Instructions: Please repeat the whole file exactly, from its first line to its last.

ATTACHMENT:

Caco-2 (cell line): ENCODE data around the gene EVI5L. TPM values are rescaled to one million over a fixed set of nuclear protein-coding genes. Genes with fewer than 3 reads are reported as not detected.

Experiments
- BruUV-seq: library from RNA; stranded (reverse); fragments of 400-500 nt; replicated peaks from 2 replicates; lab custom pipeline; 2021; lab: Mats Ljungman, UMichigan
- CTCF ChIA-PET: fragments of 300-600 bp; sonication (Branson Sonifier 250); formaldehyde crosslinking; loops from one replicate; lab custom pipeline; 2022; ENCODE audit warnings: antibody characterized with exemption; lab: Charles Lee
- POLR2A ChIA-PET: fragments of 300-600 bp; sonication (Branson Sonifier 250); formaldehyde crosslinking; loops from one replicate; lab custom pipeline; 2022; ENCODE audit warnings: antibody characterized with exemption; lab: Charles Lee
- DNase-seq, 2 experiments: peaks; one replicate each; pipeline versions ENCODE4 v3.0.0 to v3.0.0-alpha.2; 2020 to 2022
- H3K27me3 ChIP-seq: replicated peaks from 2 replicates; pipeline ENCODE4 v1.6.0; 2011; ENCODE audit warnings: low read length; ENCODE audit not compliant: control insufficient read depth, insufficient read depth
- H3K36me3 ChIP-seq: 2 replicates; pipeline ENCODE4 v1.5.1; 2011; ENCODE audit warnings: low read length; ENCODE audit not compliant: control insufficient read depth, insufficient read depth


Caco-2 (cell line): ENCODE data around the gene EVI5L. TPM values are rescaled to one million over a fixed set of nuclear protein-coding genes. Genes with fewer than 3 reads are reported as not detected.

Experiments
- BruUV-seq: library from RNA; stranded (reverse); fragments of 400-500 nt; replicated peaks from 2 replicates; lab custom pipeline; 2021; lab: Mats Ljungman, UMichigan
- CTCF ChIA-PET: fragments of 300-600 bp; sonication (Branson Sonifier 250); formaldehyde crosslinking; loops from one replicate; lab custom pipeline; 2022; ENCODE audit warnings: antibody characterized with exemption; lab: Charles Lee
- POLR2A ChIA-PET: fragments of 300-600 bp; sonication (Branson Sonifier 250); formaldehyde crosslinking; loops from one replicate; lab custom pipeline; 2022; ENCODE audit warnings: antibody characterized with exemption; lab: Charles Lee
- DNase-seq, 2 experiments: peaks; one replicate each; pipeline versions ENCODE4 v3.0.0 to v3.0.0-alpha.2; 2020 to 2022
- H3K27me3 ChIP-seq: replicated peaks from 2 replicates; pipeline ENCODE4 v1.6.0; 2011; ENCODE audit warnings: low read length; ENCODE audit not compliant: control insufficient read depth, insufficient read depth
- H3K36me3 ChIP-seq: 2 replicates; pipeline ENCODE4 v1.5.1; 2011; ENCODE audit warnings: low read length; ENCODE audit not compliant: control insufficient read depth, insufficient read depth